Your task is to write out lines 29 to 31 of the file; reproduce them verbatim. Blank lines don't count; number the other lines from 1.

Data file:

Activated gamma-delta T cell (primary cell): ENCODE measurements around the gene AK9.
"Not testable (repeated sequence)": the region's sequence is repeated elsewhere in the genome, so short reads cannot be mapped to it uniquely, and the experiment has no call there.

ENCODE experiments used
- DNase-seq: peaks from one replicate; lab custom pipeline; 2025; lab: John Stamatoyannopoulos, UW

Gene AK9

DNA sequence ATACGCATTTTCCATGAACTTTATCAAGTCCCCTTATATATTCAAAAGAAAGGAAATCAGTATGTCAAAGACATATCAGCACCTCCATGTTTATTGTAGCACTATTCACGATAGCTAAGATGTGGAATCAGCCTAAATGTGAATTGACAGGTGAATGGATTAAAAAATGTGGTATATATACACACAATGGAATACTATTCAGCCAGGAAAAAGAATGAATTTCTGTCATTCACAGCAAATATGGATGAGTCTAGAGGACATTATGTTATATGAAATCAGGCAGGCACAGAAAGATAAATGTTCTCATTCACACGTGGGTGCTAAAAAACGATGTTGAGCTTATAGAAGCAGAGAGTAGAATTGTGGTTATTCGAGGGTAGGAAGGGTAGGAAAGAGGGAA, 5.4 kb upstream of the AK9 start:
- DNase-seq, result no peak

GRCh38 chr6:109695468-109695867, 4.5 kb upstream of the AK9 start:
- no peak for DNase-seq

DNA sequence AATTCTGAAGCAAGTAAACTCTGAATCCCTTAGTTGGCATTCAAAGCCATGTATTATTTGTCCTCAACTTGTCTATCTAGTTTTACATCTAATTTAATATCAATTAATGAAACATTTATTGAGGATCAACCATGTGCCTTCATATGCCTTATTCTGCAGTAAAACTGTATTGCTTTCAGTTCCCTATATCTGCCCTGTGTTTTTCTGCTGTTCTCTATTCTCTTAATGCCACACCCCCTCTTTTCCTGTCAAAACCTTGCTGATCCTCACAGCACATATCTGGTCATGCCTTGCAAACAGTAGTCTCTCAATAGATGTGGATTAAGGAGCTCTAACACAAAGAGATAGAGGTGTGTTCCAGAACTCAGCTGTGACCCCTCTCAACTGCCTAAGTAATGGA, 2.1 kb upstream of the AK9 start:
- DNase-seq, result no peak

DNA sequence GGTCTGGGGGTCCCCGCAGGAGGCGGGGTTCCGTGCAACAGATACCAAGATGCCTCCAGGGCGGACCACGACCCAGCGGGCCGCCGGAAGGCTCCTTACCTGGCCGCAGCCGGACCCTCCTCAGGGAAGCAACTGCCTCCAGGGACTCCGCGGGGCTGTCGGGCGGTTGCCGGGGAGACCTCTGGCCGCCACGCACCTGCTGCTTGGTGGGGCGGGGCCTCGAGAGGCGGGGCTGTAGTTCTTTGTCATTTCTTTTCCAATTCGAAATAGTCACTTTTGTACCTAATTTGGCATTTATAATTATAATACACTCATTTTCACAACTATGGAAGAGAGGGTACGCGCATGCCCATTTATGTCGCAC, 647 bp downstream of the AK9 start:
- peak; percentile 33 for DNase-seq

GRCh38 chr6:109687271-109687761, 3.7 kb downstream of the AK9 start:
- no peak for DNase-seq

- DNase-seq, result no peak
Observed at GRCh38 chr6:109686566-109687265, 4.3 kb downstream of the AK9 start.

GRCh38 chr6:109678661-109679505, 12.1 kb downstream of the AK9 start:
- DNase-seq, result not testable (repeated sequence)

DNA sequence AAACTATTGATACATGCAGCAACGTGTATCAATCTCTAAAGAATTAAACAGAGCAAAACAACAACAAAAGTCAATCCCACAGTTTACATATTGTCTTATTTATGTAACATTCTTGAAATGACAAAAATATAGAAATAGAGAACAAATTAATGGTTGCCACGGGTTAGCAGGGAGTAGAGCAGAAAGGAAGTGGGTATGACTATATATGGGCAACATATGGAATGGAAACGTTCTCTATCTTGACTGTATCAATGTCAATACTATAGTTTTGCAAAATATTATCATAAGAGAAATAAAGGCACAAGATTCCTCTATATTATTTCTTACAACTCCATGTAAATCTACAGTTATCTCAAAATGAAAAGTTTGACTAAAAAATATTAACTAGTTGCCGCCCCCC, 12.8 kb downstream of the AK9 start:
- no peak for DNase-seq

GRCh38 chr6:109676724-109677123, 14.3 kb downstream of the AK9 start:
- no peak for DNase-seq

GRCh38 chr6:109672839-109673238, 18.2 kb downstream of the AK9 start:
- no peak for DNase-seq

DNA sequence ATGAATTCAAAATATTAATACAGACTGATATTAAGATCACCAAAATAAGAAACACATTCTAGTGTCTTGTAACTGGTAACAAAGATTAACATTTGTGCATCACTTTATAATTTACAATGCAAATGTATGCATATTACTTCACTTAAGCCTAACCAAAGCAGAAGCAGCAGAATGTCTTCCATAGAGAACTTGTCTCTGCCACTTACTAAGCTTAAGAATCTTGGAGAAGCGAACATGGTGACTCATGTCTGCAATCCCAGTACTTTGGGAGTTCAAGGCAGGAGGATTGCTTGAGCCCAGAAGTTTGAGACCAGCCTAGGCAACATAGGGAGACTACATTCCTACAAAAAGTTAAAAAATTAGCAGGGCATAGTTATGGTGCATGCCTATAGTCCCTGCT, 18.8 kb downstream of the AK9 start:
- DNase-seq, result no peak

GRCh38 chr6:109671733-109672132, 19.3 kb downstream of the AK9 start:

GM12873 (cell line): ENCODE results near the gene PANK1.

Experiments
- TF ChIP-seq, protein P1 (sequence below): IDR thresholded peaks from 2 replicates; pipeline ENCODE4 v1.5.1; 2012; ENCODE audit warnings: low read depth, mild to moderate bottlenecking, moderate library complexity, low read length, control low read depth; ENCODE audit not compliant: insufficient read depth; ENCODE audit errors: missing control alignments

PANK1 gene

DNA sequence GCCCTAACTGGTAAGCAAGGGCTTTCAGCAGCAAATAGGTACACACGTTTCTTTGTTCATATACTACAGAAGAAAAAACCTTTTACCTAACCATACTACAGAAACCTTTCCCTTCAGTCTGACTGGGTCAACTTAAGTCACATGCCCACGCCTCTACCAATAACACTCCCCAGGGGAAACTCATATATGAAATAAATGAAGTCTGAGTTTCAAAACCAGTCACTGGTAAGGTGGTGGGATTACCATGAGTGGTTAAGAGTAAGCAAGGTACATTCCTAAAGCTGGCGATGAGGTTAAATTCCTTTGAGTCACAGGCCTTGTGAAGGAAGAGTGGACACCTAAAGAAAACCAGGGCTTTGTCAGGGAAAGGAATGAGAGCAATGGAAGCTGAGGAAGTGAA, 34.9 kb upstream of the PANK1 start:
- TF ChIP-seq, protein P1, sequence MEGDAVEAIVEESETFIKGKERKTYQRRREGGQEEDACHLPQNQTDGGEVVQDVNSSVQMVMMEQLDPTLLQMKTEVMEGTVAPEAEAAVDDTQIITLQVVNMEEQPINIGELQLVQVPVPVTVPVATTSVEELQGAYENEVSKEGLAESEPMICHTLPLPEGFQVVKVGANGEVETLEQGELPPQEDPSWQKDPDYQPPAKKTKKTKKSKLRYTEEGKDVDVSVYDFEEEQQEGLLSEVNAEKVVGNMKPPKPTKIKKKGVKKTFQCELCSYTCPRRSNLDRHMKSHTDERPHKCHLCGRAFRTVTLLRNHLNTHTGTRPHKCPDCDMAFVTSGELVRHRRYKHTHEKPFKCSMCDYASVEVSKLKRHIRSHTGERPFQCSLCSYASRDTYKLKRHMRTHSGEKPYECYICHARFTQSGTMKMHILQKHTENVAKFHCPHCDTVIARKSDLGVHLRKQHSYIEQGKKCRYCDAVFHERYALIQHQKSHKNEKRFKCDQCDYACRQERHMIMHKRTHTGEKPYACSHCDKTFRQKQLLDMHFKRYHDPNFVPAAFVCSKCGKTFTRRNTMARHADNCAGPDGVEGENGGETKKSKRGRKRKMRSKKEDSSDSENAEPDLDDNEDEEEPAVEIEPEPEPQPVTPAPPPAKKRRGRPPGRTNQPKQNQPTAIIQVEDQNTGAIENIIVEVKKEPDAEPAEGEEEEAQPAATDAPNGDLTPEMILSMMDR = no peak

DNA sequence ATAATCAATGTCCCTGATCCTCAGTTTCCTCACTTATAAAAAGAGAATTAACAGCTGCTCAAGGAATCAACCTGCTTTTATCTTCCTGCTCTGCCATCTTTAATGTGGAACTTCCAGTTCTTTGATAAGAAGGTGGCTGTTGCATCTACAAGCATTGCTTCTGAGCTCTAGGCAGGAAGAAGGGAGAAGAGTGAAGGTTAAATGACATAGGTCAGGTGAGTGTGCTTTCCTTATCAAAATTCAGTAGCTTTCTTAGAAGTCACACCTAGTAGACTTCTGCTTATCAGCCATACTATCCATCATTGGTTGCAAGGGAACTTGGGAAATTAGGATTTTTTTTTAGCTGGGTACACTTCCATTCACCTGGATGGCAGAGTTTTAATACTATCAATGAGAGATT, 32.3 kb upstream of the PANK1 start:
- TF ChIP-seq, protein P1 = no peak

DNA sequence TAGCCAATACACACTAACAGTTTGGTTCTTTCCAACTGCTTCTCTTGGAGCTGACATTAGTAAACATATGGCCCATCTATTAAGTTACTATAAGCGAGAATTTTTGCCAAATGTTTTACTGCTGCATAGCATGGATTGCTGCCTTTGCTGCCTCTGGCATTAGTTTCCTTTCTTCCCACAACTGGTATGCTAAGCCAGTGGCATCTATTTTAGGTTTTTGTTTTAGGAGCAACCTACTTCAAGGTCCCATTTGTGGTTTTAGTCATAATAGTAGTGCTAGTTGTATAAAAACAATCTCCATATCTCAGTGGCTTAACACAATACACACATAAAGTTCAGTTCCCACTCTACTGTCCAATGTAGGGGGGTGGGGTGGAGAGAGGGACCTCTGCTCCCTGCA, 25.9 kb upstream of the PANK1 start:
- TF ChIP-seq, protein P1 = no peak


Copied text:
GM12873 (cell line): ENCODE results near the gene PANK1.

Experiments
- TF ChIP-seq, protein P1 (sequence below): IDR thresholded peaks from 2 replicates; pipeline ENCODE4 v1.5.1; 2012; ENCODE audit warnings: low read depth, mild to moderate bottlenecking, moderate library complexity, low read length, control low read depth; ENCODE audit not compliant: insufficient read depth; ENCODE audit errors: missing control alignments